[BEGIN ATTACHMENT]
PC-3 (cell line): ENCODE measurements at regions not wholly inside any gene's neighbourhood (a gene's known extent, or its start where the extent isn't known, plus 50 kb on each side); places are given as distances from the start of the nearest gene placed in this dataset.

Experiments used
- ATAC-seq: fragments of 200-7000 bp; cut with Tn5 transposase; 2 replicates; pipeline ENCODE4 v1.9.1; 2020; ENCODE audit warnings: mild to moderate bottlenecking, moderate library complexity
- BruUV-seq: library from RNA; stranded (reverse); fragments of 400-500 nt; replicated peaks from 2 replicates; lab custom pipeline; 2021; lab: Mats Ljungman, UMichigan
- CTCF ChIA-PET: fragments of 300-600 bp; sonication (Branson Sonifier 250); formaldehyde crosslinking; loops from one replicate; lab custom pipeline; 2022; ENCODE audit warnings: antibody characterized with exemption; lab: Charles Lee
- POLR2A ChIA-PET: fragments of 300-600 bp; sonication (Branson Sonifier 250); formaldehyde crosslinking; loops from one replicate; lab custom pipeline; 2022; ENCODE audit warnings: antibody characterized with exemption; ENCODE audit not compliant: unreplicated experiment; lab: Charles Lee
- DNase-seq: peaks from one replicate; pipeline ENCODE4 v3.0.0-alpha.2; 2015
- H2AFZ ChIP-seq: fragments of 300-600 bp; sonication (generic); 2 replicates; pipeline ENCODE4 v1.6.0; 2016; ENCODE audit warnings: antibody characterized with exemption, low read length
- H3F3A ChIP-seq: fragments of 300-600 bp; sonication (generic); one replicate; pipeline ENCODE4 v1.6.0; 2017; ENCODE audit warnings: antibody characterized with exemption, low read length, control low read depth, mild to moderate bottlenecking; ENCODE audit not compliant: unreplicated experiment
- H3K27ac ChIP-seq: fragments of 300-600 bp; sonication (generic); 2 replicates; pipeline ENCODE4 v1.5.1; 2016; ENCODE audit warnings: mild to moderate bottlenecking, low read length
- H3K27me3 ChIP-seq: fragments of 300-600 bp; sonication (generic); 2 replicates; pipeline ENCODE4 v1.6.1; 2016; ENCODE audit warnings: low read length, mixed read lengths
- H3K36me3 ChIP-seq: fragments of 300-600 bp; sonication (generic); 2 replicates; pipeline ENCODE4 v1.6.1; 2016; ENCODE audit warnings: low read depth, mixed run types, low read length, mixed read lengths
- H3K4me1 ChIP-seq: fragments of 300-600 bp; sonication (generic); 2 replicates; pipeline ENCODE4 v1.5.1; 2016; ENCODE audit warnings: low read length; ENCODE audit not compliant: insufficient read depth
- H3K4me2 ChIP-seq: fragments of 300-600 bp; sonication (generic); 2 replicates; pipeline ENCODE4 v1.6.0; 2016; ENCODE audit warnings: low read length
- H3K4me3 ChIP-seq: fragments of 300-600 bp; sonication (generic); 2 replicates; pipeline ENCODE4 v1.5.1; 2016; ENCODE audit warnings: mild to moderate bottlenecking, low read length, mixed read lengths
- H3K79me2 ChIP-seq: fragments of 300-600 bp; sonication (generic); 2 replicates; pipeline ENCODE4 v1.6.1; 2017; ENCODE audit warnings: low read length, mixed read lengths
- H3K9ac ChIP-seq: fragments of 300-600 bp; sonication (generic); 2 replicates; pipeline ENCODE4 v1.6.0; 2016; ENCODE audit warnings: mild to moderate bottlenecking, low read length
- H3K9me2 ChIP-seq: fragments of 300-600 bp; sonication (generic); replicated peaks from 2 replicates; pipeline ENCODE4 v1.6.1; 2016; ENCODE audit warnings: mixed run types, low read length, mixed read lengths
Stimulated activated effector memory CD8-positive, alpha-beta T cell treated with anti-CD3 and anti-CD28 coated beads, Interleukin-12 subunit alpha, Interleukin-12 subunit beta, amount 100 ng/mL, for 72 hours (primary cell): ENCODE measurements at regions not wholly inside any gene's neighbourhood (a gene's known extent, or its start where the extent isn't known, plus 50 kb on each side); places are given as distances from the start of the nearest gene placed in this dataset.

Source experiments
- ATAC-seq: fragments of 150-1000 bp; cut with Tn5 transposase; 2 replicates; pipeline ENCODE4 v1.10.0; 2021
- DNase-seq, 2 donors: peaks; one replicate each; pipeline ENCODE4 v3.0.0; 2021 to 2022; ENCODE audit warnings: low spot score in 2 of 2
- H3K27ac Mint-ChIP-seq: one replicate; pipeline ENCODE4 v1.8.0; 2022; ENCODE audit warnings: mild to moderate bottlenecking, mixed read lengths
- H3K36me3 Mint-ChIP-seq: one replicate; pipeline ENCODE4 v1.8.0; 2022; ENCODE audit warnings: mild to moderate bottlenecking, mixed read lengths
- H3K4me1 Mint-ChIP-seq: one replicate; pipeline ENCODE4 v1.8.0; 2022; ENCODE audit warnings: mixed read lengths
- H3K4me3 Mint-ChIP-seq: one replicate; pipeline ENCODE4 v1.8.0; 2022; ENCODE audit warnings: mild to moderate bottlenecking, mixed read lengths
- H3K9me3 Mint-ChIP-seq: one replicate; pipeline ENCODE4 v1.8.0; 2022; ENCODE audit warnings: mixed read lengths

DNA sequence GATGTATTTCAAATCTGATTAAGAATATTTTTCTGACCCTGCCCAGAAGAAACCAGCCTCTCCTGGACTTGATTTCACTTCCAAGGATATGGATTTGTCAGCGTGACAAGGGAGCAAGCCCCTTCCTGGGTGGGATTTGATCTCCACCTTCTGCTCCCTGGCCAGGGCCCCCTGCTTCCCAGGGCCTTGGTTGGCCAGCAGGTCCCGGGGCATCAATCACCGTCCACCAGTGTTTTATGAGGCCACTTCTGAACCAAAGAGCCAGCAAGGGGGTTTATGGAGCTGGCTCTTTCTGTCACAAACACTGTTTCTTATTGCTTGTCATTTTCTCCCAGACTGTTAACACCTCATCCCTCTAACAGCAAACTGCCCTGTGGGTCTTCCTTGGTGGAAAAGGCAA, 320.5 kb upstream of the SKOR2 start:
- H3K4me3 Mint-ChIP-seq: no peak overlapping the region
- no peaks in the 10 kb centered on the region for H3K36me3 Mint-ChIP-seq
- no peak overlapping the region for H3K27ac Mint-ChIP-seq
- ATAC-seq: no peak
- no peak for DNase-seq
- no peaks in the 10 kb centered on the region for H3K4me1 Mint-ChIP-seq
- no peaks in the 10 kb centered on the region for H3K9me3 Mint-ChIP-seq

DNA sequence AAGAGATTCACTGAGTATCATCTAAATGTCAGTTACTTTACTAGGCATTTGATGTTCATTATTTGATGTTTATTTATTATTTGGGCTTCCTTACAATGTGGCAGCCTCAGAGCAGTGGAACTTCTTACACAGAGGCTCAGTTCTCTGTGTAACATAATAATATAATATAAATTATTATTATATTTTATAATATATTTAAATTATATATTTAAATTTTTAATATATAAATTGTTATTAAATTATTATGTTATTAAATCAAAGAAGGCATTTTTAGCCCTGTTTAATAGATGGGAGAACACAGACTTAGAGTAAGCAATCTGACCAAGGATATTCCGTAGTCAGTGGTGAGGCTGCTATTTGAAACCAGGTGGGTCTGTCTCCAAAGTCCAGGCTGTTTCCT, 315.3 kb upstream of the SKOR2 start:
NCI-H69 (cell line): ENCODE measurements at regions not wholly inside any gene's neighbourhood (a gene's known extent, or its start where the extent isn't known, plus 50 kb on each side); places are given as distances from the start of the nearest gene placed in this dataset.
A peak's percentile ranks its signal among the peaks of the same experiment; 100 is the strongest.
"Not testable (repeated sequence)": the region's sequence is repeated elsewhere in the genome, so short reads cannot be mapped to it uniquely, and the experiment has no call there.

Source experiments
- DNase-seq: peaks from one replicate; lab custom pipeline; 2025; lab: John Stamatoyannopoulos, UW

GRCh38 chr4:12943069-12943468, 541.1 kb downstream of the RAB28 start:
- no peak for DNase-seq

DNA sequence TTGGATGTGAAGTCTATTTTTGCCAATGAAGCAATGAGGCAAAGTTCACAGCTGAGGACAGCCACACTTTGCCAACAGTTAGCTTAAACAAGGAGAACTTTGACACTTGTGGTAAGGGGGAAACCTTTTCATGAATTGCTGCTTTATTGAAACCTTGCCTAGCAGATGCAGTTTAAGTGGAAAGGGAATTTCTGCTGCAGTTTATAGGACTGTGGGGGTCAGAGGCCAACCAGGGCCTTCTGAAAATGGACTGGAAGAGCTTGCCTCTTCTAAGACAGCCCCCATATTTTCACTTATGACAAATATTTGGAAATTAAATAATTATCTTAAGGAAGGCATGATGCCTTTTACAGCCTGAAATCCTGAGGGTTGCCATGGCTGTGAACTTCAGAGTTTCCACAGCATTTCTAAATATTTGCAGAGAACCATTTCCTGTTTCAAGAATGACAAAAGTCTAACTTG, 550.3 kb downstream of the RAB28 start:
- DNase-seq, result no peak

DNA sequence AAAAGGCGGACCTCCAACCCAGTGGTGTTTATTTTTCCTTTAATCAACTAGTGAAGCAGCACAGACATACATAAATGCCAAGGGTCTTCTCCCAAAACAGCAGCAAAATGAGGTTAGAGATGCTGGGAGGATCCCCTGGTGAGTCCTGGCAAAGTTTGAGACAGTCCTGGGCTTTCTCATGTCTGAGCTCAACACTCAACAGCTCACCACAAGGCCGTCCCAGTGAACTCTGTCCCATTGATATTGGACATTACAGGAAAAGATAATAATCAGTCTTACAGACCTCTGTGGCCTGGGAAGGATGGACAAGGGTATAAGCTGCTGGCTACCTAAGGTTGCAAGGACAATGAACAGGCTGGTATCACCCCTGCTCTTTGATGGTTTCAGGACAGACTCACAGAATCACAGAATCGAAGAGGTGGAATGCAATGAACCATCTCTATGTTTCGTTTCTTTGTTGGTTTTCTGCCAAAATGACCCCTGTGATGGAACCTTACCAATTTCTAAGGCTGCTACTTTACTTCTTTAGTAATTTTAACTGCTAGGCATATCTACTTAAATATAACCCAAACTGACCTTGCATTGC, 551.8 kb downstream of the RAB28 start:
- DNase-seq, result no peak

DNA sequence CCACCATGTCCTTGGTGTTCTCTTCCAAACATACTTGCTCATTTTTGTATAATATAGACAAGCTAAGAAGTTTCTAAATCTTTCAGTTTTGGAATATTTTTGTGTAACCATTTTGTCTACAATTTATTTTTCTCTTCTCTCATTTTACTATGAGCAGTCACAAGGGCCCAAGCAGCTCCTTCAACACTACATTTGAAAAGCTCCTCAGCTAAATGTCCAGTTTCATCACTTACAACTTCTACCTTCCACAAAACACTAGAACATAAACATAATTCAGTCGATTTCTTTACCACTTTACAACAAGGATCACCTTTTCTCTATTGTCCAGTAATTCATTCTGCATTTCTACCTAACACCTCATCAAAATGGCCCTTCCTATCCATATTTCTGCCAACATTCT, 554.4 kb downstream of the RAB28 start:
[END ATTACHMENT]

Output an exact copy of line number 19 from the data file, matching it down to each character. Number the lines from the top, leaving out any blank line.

Stimulated activated effector memory CD8-positive, alpha-beta T cell treated with anti-CD3 and anti-CD28 coated beads, Interleukin-12 subunit alpha, Interleukin-12 subunit beta, amount 100 ng/mL, for 72 hours (primary cell): ENCODE measurements at regions not wholly inside any gene's neighbourhood (a gene's known extent, or its start where the extent isn't known, plus 50 kb on each side); places are given as distances from the start of the nearest gene placed in this dataset.